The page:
It’s long been argued that the current structure institutionalises the divide. I feel though for change at as you suggest an NI to be brought about it can only come from within unionism. More focus on the ultimate goal is no doubt a help, but the groundwork must begin within unionism. Potential non-tribal unionists are not going to give us the benefit of the doubt until we do.

      Structurally things at the assembly are far from ideal, but until we address unionism’s failings in accommodating a wider section of society we can’t really address it imo.

      • My point is that if unionism does accommodate a wider section of society, it will make SF stronger. Imagine an unlikely future where the nationalist share of the vote has been reduced from 45-50% to 30-35%. Sinn Fein would likely be the only nationalist party, possibly the largest single party, and the prospects for removing the powersharing scaffolding would be bleak.

  14. Alan N/ARDS says:

    I personally would find it hard to support a United Unionist Party that would be led by most of the unionist politicians around at the moment. Both my wife and I are considering voting for the Alliance party at next years election. Not because we our Liberals, because I can assure you there are many of their policies we a do not like. We are just sick of the constant squabbling.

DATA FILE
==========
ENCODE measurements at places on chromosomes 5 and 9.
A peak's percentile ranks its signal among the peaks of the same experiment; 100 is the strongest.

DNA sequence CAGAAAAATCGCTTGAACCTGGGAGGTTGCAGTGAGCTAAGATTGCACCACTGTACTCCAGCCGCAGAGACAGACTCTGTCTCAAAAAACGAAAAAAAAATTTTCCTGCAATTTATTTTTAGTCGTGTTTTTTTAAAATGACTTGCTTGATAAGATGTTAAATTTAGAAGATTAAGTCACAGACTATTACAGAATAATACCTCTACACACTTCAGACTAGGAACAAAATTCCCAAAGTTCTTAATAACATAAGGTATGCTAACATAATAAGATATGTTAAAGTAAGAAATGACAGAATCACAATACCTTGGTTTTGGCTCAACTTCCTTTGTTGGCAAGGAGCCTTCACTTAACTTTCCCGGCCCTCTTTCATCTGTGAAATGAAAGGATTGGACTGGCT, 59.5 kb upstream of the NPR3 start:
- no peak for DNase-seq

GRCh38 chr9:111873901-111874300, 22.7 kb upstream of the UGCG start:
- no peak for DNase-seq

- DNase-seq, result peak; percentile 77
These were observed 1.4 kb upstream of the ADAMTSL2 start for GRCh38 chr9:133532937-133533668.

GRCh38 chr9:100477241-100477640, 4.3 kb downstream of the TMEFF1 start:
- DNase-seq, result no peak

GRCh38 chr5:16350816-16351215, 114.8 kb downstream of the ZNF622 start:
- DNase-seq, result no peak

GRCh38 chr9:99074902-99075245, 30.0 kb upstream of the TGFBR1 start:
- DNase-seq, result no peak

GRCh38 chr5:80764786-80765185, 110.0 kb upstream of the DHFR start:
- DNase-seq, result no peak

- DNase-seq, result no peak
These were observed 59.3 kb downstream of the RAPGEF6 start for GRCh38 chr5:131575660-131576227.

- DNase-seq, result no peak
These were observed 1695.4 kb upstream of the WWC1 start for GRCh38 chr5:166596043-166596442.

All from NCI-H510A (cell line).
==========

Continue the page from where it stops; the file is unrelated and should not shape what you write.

The link up with the Tories was a mistake yet we both couldn’t bring ourselves to vote for the DUP because of the nastiness of most of their leading players towards on tv , towards other unionists. They were absolutely appalling. My wife asked the question “do they recieve training in how to be rude”. We opted for Mike Nesbitt in the end as he was just head and shoulders above the rest of the candidates.

    I also would be concerned about the influence the Orange Order could/would have in any united party. Their attemted interference in South Belfast was to say the least a disgrace and would, or dare I say has, put many middle class unionists of votinig for any party where they held sway.

    Unionism needs to stop be anti the other side. Our politicians need to stop putting down things like the Irish language or indeed anything Irish because the other side advocate them. We need to be confident and stop looking to the past.

    If there was to be one mainstream Unionist Party I would hope some one like Sylvia Hermon could lead it.

    • slug says:

      To be honest I have hardly ever heard Sylvia in a debate and I just am not sure how politically serious she is. While I agree she has star quality I don’t think being a leader would be her forté. Does not seem a team player.

      As for the rest of your post however I agree fully.

      Unionism can afford to change now the union is not under attack. It can be bigger and better.